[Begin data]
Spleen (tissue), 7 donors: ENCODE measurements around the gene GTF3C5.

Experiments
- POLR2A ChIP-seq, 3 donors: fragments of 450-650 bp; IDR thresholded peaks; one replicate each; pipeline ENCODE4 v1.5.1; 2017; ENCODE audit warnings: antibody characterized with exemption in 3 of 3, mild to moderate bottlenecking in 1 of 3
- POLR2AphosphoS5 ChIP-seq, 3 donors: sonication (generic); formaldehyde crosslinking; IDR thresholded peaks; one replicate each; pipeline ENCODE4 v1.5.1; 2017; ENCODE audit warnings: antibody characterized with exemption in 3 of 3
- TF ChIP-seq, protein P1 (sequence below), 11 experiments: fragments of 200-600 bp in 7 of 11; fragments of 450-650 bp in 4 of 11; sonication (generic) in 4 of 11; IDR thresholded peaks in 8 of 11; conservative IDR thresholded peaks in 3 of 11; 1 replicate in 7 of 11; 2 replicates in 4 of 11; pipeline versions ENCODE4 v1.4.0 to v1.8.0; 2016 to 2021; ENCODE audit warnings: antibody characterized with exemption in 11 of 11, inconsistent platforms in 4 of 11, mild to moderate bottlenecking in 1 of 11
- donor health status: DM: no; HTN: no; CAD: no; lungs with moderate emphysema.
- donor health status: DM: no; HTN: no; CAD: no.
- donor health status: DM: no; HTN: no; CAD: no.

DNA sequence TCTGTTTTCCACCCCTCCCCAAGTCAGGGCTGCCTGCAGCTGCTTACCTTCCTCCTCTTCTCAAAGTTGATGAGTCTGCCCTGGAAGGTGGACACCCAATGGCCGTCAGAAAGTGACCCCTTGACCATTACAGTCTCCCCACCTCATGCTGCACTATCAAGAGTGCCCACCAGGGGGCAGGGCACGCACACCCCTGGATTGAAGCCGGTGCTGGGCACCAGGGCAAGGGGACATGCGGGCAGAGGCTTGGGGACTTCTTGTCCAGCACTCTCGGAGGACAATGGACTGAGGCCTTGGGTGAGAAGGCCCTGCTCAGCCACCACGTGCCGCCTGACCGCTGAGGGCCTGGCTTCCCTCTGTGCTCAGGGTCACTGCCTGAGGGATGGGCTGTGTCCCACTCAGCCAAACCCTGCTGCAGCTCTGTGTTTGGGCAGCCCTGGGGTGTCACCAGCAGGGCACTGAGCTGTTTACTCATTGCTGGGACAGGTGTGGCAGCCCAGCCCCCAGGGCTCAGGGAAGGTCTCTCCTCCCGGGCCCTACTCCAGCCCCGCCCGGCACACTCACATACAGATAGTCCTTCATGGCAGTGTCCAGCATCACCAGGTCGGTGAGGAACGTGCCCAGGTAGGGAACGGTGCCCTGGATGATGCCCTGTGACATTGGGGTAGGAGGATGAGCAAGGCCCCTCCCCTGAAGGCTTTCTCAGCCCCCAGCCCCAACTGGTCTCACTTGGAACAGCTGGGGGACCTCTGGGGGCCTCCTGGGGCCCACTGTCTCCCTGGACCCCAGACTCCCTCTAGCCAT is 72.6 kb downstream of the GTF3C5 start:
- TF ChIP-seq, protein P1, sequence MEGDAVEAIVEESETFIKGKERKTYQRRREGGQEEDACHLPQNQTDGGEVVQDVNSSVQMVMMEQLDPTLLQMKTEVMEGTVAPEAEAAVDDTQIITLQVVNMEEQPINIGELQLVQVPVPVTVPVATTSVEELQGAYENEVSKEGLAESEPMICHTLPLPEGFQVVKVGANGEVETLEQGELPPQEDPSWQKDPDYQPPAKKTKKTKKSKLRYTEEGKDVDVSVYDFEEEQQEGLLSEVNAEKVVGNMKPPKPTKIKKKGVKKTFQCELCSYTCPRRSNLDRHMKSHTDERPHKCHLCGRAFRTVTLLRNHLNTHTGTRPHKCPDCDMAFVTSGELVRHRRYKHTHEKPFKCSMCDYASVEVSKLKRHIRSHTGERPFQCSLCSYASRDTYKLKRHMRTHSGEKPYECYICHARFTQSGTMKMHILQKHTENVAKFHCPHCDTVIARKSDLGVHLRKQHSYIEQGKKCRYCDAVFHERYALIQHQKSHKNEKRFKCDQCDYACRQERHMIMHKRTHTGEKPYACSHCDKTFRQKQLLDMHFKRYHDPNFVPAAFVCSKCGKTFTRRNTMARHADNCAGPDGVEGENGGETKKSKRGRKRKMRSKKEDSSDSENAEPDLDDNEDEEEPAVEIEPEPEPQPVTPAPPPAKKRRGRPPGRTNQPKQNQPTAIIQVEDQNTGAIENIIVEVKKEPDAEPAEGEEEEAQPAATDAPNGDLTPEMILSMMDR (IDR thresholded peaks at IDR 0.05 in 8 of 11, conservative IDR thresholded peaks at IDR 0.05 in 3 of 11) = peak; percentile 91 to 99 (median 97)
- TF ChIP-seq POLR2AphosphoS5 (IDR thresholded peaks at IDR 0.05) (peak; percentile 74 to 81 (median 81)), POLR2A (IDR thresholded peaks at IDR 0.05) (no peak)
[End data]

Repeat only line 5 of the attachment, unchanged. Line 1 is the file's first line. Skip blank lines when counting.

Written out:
- TF ChIP-seq, protein P1 (sequence below), 11 experiments: fragments of 200-600 bp in 7 of 11; fragments of 450-650 bp in 4 of 11; sonication (generic) in 4 of 11; IDR thresholded peaks in 8 of 11; conservative IDR thresholded peaks in 3 of 11; 1 replicate in 7 of 11; 2 replicates in 4 of 11; pipeline versions ENCODE4 v1.4.0 to v1.8.0; 2016 to 2021; ENCODE audit warnings: antibody characterized with exemption in 11 of 11, inconsistent platforms in 4 of 11, mild to moderate bottlenecking in 1 of 11